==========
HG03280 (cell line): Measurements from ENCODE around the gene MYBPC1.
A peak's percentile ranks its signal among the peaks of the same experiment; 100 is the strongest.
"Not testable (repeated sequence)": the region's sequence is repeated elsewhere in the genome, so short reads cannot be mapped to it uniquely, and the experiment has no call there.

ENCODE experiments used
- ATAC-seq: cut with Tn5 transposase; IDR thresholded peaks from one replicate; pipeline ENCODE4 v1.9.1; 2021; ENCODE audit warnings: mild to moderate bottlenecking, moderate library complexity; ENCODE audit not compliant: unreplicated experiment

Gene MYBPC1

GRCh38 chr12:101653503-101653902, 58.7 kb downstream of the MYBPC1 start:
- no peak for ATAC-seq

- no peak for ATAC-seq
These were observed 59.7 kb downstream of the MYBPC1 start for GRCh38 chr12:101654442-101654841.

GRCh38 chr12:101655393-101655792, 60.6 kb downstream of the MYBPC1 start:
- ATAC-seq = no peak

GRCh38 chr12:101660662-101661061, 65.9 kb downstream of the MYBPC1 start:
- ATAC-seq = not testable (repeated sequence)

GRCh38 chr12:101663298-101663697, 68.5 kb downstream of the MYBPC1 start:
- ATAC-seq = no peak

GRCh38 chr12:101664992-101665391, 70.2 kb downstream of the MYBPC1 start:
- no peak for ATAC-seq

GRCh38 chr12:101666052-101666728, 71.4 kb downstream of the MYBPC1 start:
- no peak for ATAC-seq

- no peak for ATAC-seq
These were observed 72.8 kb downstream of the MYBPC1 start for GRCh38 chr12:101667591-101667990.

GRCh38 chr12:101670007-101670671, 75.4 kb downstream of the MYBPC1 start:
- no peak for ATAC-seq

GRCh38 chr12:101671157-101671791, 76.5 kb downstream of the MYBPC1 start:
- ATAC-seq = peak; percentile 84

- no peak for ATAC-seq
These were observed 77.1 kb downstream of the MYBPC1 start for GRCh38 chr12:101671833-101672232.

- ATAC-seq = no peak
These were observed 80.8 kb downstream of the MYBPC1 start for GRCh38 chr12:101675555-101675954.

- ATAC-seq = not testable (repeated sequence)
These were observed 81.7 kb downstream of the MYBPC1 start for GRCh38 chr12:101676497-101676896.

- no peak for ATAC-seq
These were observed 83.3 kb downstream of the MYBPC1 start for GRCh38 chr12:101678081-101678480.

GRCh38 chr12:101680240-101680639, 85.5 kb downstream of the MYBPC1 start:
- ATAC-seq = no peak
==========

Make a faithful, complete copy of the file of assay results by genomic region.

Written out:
HG03280 (cell line): Measurements from ENCODE around the gene MYBPC1.
A peak's percentile ranks its signal among the peaks of the same experiment; 100 is the strongest.
"Not testable (repeated sequence)": the region's sequence is repeated elsewhere in the genome, so short reads cannot be mapped to it uniquely, and the experiment has no call there.

ENCODE experiments used
- ATAC-seq: cut with Tn5 transposase; IDR thresholded peaks from one replicate; pipeline ENCODE4 v1.9.1; 2021; ENCODE audit warnings: mild to moderate bottlenecking, moderate library complexity; ENCODE audit not compliant: unreplicated experiment

Gene MYBPC1

GRCh38 chr12:101653503-101653902, 58.7 kb downstream of the MYBPC1 start:
- no peak for ATAC-seq

- no peak for ATAC-seq
These were observed 59.7 kb downstream of the MYBPC1 start for GRCh38 chr12:101654442-101654841.

GRCh38 chr12:101655393-101655792, 60.6 kb downstream of the MYBPC1 start:
- ATAC-seq = no peak

GRCh38 chr12:101660662-101661061, 65.9 kb downstream of the MYBPC1 start:
- ATAC-seq = not testable (repeated sequence)

GRCh38 chr12:101663298-101663697, 68.5 kb downstream of the MYBPC1 start:
- ATAC-seq = no peak

GRCh38 chr12:101664992-101665391, 70.2 kb downstream of the MYBPC1 start:
- no peak for ATAC-seq

GRCh38 chr12:101666052-101666728, 71.4 kb downstream of the MYBPC1 start:
- no peak for ATAC-seq

- no peak for ATAC-seq
These were observed 72.8 kb downstream of the MYBPC1 start for GRCh38 chr12:101667591-101667990.

GRCh38 chr12:101670007-101670671, 75.4 kb downstream of the MYBPC1 start:
- no peak for ATAC-seq

GRCh38 chr12:101671157-101671791, 76.5 kb downstream of the MYBPC1 start:
- ATAC-seq = peak; percentile 84

- no peak for ATAC-seq
These were observed 77.1 kb downstream of the MYBPC1 start for GRCh38 chr12:101671833-101672232.

- ATAC-seq = no peak
These were observed 80.8 kb downstream of the MYBPC1 start for GRCh38 chr12:101675555-101675954.

- ATAC-seq = not testable (repeated sequence)
These were observed 81.7 kb downstream of the MYBPC1 start for GRCh38 chr12:101676497-101676896.

- no peak for ATAC-seq
These were observed 83.3 kb downstream of the MYBPC1 start for GRCh38 chr12:101678081-101678480.

GRCh38 chr12:101680240-101680639, 85.5 kb downstream of the MYBPC1 start:
- ATAC-seq = no peak